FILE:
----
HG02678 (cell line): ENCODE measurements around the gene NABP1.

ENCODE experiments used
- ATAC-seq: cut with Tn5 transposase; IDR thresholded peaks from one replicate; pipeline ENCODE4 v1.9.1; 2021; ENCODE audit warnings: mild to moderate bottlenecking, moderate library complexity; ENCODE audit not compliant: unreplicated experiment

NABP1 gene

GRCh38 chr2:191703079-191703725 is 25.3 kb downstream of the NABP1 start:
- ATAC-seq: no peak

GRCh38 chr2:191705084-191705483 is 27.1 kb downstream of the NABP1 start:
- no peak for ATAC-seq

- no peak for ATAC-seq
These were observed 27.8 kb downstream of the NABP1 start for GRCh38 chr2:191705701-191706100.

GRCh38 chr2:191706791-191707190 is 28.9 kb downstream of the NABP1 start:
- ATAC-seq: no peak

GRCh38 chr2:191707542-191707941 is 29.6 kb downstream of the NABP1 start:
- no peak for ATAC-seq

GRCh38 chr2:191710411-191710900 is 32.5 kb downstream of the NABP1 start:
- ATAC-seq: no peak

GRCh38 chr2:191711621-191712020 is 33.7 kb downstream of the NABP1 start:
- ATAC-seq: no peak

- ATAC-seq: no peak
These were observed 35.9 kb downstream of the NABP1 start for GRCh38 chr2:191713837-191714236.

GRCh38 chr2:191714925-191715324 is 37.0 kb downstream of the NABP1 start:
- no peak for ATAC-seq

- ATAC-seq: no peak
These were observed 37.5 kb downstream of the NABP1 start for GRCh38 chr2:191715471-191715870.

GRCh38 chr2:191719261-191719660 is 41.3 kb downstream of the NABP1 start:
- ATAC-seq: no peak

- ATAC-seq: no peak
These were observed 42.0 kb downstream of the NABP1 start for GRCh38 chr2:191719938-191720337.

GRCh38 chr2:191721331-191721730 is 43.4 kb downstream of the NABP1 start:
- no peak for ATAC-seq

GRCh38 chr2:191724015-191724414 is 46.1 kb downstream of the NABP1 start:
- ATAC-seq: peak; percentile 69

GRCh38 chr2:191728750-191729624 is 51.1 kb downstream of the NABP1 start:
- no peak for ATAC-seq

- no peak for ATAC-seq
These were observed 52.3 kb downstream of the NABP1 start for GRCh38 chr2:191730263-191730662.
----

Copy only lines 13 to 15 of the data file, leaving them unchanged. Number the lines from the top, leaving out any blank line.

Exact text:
GRCh38 chr2:191707542-191707941 is 29.6 kb downstream of the NABP1 start:
- no peak for ATAC-seq

GRCh38 chr2:191710411-191710900 is 32.5 kb downstream of the NABP1 start: